While it’s certainly nice to be able to play the game any which way one chooses, I found that the stealth mechanics were a bit more polished than the first-person shooter elements. Sure, it’s a competent experience for those who like to blow away artificially intelligent guards. However, it seemed like there were areas where the gunplay could have been improved with the use of a good quick swap mechanic and minor aiming improvements. A lot of the time, I relied upon the handy tranquilizer rifle, which did wonders in helping Adam become a ghost of a man. Most of the time, shots would register in a short amount of time after hitting as the medication would get into a guard’s bloodstream. Though, there were a few times where perfectly-placed shots seemed to somehow miss completely, never registering.
Deus Ex: Human Revolution didn’t completely blow me away as I was hoping it would. Though, that’s not to say that it isn’t a very competent and quality experience. The storyline itself is a star, with its amazing amount of moral conflict sewed inside. Watching the game’s world slip away into chaos due to conflict between pro-humanists and those who believe augmentation is the future, was not only interesting, but also very provocative and impressive. It’s an impressive role-playing title with a lot to offer. Gamers who expect a good challenge and love to think their way through games need apply.
The world of Deus Ex: Human Revolution is very large, quite complex and happens to feature many hidden paths and secrets. There’s a lot to explore in the two main hub cities, which feel slightly different from each other, though neither one plays in a drastically different way. All of the game’s environments are quite detailed, though there’s a bit much repetition found at times, in their overall look and styling. Visually, the world and its inhabitants are quite nice looking, though some animations can be quite stiff and the lip-syncing is occasionally off during cutscenes. It’s predominantly a nice looking game, with a lot of that as a result of a unique gold and black art style that resembles nothing else on the market.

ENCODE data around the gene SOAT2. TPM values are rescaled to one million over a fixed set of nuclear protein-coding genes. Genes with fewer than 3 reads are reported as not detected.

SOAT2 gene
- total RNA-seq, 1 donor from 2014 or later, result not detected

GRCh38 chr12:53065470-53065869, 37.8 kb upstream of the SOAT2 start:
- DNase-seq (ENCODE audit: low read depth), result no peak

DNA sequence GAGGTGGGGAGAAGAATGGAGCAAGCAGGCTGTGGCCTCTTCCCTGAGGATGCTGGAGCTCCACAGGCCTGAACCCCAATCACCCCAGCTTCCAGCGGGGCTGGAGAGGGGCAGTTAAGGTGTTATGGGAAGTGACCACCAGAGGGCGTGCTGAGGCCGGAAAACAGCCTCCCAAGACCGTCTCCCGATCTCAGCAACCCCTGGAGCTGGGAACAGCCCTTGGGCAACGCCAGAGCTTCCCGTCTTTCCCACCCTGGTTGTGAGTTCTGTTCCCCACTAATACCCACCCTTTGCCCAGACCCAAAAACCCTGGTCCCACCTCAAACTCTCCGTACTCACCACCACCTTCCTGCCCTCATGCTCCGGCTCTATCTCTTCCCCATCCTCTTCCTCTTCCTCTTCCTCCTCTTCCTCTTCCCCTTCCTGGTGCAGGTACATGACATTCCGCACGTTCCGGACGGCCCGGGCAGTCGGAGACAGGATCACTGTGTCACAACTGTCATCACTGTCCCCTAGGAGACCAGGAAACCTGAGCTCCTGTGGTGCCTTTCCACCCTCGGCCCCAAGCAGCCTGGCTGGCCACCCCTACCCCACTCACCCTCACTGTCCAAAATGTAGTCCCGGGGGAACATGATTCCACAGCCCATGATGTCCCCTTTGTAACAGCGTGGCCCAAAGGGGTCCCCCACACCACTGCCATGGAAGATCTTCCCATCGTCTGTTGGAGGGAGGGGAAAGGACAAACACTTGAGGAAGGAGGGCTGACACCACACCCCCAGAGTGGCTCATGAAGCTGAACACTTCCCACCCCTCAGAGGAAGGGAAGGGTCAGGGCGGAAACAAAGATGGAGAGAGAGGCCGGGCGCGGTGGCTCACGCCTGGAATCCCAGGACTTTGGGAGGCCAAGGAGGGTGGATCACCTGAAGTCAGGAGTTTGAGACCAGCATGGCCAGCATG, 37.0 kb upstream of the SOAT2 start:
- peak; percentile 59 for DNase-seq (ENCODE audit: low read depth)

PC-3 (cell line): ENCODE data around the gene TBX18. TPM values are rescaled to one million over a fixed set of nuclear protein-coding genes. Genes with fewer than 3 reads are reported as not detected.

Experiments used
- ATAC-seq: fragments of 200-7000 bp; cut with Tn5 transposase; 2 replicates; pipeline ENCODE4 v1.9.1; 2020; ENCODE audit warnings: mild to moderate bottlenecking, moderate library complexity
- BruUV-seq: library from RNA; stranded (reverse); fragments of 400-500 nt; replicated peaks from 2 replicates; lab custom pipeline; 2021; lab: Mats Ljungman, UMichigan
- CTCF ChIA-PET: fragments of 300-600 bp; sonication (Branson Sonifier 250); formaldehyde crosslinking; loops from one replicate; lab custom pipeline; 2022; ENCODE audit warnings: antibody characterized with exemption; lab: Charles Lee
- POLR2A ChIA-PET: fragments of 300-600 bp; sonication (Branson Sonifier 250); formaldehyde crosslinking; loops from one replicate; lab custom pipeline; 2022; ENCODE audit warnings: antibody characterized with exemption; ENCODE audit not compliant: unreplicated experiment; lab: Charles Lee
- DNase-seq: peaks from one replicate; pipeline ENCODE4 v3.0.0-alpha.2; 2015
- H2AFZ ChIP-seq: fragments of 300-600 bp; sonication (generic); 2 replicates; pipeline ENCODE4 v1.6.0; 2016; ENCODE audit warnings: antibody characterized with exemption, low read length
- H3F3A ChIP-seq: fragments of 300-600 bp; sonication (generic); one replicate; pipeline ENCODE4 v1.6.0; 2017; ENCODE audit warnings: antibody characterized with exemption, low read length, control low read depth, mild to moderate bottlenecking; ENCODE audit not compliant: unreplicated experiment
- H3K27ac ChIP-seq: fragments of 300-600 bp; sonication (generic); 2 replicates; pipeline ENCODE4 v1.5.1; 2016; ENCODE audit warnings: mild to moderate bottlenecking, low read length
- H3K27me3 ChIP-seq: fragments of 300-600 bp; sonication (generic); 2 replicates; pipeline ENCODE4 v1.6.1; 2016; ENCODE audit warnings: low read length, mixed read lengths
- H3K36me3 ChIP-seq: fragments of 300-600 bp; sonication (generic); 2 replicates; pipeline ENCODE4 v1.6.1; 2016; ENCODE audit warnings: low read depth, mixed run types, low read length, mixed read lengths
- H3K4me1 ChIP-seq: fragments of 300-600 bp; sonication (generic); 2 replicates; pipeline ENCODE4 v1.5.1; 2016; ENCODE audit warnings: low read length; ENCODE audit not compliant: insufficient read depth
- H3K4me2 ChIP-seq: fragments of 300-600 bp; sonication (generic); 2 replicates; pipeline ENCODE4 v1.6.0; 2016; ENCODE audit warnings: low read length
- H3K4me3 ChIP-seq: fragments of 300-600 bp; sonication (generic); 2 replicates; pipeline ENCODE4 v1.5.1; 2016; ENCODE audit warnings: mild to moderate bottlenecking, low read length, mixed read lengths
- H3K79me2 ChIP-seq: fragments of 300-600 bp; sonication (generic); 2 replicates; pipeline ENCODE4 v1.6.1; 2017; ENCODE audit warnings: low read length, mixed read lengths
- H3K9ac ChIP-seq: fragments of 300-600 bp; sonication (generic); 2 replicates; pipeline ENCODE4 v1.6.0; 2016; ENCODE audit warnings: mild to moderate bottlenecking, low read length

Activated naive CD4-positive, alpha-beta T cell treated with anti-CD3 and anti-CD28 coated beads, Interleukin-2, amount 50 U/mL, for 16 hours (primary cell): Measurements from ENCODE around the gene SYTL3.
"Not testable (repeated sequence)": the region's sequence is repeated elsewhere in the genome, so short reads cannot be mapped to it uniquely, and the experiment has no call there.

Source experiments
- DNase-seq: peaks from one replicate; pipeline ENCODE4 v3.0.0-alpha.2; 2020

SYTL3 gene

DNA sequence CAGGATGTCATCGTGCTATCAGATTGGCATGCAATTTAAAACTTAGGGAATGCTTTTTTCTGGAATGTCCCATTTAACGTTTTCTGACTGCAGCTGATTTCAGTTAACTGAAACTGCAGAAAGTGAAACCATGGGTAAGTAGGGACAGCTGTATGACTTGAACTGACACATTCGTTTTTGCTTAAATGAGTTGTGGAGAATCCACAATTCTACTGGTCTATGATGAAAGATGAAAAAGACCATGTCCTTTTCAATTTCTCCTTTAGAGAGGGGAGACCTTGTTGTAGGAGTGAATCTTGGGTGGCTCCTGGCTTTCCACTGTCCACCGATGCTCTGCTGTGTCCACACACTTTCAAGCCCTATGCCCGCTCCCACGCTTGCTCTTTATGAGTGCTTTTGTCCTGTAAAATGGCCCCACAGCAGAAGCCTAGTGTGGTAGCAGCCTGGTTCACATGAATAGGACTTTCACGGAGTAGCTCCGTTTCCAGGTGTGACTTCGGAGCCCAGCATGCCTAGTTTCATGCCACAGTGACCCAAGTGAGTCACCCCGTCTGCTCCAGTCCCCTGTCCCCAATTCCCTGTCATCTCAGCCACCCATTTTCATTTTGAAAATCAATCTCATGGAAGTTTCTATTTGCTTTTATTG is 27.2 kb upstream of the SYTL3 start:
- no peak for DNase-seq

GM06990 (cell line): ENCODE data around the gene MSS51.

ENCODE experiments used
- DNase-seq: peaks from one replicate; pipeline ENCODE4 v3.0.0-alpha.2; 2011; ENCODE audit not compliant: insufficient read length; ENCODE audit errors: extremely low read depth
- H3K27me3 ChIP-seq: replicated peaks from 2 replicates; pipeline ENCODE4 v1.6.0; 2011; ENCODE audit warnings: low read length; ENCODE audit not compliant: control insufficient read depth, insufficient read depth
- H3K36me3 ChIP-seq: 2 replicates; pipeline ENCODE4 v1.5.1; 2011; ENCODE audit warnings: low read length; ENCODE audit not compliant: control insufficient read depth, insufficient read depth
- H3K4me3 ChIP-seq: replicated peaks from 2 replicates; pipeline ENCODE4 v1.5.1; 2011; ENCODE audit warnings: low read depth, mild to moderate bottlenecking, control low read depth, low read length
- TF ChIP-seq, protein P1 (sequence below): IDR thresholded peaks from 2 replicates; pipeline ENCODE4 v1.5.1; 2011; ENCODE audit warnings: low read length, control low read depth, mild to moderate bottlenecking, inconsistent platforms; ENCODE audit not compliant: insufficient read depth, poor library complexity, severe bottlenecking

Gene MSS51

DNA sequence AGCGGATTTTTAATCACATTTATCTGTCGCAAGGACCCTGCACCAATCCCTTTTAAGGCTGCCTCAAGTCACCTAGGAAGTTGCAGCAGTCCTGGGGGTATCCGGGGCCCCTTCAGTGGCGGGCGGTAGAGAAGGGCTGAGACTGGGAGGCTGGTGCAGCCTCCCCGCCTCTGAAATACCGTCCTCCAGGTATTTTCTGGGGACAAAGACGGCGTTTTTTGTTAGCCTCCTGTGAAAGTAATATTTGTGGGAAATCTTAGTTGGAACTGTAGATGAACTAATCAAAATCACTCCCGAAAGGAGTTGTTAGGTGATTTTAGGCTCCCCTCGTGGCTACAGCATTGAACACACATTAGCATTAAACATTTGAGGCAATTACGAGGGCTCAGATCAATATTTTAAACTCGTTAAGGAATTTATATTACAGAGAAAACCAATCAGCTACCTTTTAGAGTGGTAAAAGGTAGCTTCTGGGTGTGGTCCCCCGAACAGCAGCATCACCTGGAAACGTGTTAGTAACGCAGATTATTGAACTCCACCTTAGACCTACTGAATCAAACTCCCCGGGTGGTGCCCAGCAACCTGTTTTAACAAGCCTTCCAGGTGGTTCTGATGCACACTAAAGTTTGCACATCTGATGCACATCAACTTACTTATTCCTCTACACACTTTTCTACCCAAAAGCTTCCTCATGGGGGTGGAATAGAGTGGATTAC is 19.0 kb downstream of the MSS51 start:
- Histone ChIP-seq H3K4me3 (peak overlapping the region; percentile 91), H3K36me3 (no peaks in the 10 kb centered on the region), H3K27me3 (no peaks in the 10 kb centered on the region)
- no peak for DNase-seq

With such an emphasis on social interaction and one of the better-written video game scripts in recent memory, a great voice cast was required. Thankfully, that is what we get here. Most of the voice acting is pretty impressive – even when it comes to the few lines that some supporting characters have during quests. Most of the roles feature a nice amount of emotion and some hints at where players should move the conversation for maximum effect. Elias Toufexis does a pretty good job of portraying a gruff but conflicted character in Adam Jensen, though his raspy tones occasionally needed a bit of a change in emotion.
To summarize my thoughts, I find it easy to recommend Deus Ex: Human Revolution. While it’s not a home run that revolutionizes the series and its well-known staples, Eidos Montreal have created a quality title with hours of interesting content. The game’s morally involved storyline will both intrigue and interest you with its complexity and adult themes. In my opinion, the complexity of its premise and the amazing social interaction system, happened to be the two standouts in this experience. One that will grip you and keep you interested throughout, though it starts off a bit slow. For its sixty dollar admittance fee, this is a game that most gamers will get a lot out of in terms of quality and content.
This review is based on a copy of the game that we received for review purposes.